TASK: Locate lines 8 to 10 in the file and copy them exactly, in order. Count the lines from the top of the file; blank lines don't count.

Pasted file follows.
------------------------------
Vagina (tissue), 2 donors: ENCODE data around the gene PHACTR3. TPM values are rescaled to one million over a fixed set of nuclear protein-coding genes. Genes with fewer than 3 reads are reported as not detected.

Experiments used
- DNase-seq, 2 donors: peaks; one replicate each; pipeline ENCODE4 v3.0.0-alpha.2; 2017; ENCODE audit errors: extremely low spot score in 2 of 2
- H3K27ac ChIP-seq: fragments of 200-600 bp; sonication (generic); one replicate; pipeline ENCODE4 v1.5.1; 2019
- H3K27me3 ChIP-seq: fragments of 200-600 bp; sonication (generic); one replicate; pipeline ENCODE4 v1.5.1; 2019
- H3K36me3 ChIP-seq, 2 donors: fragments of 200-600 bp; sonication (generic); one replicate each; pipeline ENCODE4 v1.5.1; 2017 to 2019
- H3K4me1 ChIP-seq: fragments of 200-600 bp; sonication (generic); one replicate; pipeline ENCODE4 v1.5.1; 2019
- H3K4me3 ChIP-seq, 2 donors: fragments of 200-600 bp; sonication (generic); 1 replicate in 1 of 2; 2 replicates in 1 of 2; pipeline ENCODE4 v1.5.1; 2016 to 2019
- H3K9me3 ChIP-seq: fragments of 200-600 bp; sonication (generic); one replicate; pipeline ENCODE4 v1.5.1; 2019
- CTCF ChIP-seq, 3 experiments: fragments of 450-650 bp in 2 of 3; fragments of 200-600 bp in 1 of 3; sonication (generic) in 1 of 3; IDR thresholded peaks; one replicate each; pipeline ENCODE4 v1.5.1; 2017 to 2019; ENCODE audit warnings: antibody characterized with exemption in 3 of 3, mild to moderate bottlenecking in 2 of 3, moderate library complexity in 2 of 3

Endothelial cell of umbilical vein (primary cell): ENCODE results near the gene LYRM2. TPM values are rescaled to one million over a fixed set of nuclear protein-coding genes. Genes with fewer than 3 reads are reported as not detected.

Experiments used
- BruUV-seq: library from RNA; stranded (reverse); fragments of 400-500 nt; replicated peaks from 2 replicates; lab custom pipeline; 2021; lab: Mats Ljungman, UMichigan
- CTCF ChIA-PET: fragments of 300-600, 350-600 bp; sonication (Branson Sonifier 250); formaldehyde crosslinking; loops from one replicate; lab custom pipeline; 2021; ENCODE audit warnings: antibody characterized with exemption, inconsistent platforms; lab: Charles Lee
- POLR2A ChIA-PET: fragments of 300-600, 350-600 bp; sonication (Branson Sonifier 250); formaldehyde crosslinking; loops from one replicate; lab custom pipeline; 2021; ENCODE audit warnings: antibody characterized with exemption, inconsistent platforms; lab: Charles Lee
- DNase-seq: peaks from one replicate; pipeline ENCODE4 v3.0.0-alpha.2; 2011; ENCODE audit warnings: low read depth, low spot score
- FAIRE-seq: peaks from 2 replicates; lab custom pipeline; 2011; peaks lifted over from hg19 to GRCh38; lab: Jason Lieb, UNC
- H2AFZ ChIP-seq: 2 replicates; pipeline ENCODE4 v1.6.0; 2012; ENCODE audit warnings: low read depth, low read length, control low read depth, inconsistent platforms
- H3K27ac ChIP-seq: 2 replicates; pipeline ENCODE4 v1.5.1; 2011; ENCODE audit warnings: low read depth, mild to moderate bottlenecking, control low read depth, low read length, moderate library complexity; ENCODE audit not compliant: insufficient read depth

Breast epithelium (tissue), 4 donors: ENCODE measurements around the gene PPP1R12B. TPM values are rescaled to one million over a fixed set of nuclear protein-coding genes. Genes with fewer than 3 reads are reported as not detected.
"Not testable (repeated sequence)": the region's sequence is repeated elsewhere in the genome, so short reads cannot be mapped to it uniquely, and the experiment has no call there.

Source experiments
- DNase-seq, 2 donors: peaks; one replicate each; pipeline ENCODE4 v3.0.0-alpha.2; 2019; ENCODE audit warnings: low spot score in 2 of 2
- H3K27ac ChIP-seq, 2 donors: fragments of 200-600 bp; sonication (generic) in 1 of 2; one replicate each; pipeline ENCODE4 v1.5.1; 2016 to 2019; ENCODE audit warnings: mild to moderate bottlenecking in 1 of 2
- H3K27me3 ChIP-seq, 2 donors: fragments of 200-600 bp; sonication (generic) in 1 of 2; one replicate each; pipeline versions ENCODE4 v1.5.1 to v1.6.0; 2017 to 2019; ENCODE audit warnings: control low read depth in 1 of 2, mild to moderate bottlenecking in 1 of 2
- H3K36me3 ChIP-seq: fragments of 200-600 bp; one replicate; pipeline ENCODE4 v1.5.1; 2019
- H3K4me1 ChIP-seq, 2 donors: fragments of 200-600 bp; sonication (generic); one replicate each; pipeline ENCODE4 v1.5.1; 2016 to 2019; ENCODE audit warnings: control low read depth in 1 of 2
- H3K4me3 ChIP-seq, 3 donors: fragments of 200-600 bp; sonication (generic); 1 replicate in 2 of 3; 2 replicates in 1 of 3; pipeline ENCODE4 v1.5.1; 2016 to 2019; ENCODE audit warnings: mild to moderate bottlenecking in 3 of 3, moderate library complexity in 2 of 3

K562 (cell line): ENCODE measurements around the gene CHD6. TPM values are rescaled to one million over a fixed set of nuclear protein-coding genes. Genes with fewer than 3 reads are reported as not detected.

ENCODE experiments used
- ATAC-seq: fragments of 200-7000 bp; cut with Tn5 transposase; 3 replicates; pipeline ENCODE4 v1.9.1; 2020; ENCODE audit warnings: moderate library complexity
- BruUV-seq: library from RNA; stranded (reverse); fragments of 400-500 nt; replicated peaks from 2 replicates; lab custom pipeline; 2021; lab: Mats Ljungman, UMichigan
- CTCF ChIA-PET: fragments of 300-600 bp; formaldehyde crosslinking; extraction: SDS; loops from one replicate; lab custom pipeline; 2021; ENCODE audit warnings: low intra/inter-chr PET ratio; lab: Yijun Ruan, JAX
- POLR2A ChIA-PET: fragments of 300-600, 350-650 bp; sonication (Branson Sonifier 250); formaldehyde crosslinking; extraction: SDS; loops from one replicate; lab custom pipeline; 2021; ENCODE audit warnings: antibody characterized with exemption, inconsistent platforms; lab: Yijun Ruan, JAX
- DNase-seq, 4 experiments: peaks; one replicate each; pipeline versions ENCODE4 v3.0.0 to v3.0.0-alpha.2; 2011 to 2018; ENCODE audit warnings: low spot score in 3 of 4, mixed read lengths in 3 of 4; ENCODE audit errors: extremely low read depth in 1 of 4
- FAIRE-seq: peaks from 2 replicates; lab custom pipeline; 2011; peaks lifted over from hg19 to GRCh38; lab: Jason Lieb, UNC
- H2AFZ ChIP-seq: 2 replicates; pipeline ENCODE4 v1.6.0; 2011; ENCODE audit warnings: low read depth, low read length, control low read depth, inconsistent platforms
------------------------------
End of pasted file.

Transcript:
- H3K4me3 ChIP-seq, 2 donors: fragments of 200-600 bp; sonication (generic); 1 replicate in 1 of 2; 2 replicates in 1 of 2; pipeline ENCODE4 v1.5.1; 2016 to 2019
- H3K9me3 ChIP-seq: fragments of 200-600 bp; sonication (generic); one replicate; pipeline ENCODE4 v1.5.1; 2019
- CTCF ChIP-seq, 3 experiments: fragments of 450-650 bp in 2 of 3; fragments of 200-600 bp in 1 of 3; sonication (generic) in 1 of 3; IDR thresholded peaks; one replicate each; pipeline ENCODE4 v1.5.1; 2017 to 2019; ENCODE audit warnings: antibody characterized with exemption in 3 of 3, mild to moderate bottlenecking in 2 of 3, moderate library complexity in 2 of 3